Detroit is the Audi Q3's second coming-out party
Americans have had a long wait for Audi's smallest SUV, the Q3.
The Q3 went on sale in 2011, and at this point it is common enough in Europe and China that non-American guests in Cobo Center might find it a bit uninteresting.
But the Q3, smaller and cheaper than the Q5, will be one of Audi's biggest launches in years when it goes on sale in the United States this fall. That makes its U.S. debut at the Detroit auto show an important coming-out party -- three years in the waiting.
Audi, long known for sedans, is increasingly known for SUVs. Last year the Q5 passed the A4 sedan as its best seller in the United States; sales of the Q5 and Q7 were up a combined 42 percent, delivering more than one-third of Audi's total U.S. sales.
With numbers like these, Audi of America could not help but try its hand in the fast-growing market for compact luxury SUVs such as the BMW X1, even with the Q3 partway through its product cycle. Others are following suit; take a look at the Mercedes-Benz GLA, Lexus NX and Lincoln MKC, just to name a few.
Pricing for the U.S.-spec Q3 has not been announced, but these models seem to be converging at just north of $30,000. The X1, for example, starts at $31,725 with freight.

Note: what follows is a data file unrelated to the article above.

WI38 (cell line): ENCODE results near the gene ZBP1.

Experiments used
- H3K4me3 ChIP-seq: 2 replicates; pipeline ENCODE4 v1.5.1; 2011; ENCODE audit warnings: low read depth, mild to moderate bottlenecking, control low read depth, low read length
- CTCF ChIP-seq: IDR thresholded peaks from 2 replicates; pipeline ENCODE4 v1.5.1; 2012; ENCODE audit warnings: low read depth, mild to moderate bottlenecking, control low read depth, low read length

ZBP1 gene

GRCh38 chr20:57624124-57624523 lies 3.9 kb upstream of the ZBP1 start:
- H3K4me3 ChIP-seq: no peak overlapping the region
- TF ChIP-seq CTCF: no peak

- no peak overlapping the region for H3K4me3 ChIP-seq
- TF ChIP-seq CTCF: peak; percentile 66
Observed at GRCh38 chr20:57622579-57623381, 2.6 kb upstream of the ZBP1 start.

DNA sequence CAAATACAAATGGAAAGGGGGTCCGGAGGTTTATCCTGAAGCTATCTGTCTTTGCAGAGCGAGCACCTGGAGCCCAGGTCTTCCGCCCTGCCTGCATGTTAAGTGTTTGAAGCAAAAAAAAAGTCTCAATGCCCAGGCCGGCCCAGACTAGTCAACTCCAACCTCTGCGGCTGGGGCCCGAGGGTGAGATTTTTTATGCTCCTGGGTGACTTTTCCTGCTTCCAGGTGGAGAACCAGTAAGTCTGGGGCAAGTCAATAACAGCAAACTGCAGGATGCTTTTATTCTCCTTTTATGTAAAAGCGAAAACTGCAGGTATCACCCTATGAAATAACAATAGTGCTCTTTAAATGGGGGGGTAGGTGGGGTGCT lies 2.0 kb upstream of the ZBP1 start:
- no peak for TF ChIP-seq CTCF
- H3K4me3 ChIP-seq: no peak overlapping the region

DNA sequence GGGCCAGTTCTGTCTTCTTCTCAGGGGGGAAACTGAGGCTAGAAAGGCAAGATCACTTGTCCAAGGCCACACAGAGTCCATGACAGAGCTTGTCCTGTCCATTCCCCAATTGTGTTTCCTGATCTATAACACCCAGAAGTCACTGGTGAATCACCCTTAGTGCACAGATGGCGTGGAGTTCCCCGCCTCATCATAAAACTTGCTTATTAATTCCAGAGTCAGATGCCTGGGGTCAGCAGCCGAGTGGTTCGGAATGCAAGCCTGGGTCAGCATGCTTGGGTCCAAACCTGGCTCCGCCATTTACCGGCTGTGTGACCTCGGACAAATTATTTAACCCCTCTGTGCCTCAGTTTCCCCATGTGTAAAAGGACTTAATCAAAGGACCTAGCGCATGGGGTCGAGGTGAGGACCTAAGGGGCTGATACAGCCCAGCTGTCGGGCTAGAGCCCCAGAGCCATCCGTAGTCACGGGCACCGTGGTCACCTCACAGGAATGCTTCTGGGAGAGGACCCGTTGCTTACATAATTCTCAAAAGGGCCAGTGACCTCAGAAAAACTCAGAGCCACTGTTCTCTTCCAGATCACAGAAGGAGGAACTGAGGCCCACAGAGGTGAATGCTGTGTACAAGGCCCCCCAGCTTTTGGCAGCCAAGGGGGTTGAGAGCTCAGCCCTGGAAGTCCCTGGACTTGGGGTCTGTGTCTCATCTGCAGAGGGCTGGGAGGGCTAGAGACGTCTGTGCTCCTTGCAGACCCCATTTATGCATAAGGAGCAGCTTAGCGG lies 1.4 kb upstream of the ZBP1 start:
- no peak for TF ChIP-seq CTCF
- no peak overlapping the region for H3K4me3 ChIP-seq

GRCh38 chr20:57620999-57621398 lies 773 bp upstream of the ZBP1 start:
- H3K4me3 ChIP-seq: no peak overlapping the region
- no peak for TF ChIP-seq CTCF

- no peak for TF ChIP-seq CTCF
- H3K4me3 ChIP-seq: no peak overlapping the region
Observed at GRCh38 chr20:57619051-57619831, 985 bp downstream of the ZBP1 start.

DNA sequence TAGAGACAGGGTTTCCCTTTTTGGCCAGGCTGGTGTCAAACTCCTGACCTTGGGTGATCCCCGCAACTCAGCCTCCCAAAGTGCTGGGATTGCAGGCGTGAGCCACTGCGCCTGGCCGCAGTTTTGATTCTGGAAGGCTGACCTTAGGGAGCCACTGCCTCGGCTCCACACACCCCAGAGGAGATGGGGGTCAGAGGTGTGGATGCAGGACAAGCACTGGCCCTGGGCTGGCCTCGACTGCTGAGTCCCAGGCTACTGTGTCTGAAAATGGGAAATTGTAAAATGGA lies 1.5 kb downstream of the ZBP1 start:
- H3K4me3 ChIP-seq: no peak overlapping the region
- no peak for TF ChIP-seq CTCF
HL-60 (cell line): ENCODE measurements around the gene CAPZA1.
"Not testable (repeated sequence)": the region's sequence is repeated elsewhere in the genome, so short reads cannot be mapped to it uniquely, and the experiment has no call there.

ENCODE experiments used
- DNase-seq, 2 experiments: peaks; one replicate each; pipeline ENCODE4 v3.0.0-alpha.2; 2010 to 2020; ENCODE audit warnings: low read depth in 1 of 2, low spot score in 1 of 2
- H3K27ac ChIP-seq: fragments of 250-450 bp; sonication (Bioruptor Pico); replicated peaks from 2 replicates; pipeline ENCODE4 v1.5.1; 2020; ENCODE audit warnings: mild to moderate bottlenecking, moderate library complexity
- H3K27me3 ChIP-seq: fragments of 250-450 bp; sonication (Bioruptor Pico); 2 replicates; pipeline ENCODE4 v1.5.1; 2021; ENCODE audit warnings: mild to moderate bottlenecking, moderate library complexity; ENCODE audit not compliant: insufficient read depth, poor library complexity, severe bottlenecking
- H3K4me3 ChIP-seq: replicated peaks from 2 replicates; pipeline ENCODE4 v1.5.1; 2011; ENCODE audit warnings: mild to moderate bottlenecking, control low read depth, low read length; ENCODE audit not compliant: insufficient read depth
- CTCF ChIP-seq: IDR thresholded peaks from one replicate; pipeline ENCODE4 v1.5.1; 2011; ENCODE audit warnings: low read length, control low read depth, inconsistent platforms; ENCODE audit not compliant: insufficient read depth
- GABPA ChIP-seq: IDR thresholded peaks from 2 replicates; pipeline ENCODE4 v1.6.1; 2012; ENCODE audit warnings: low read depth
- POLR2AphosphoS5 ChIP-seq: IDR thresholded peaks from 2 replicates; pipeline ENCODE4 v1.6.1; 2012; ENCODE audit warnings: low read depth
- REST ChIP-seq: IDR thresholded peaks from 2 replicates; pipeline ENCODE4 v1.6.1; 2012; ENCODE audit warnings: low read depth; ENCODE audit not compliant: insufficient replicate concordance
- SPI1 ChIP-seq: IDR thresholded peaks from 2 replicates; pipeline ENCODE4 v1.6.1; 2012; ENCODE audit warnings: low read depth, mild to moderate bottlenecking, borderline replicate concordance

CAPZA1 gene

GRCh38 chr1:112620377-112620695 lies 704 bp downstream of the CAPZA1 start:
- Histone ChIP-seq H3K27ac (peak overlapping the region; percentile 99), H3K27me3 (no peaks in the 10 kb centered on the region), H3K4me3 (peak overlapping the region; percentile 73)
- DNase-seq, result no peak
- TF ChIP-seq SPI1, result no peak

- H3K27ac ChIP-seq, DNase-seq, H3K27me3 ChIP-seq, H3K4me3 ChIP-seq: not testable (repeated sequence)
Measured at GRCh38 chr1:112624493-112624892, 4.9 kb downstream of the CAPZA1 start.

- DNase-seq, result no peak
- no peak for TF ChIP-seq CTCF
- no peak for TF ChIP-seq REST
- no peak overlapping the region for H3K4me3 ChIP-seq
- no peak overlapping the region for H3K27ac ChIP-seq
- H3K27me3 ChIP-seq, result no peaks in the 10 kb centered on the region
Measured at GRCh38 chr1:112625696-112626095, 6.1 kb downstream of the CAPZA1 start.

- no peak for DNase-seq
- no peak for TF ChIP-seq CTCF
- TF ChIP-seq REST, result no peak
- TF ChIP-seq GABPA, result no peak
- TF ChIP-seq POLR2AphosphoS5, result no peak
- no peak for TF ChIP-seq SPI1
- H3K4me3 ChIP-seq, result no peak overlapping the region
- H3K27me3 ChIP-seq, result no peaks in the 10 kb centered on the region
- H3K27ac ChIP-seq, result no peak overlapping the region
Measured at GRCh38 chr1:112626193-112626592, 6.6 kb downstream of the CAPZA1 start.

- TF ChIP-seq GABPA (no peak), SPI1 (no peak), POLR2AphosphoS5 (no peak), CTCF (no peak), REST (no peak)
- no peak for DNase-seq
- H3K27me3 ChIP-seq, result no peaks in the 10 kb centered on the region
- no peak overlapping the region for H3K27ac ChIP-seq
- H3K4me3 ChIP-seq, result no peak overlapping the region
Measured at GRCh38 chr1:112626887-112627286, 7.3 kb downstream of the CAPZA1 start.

In the United States, the Q3 will be available only with a 2.0-liter turbocharged gasoline engine and a six-speed dual-clutch transmission.
The list of standard features in the Q3 shows a brand trying to make clear that this kind of money still buys a true luxury car. Standard equipment includes a panoramic sunroof, xenon headlights, heated front seats and an advanced key fob.
At launch, the SUV will be available only with a 2.0-liter turbocharged gasoline engine and a six-speed dual-clutch transmission. Front-wheel drive is standard; quattro all-wheel drive will cost extra. The Q3 may be offered with a TDI diesel engine later, but a spokesman says Audi has not made that decision.
You can reach Gabe Nelson at firstname.lastname@example.org.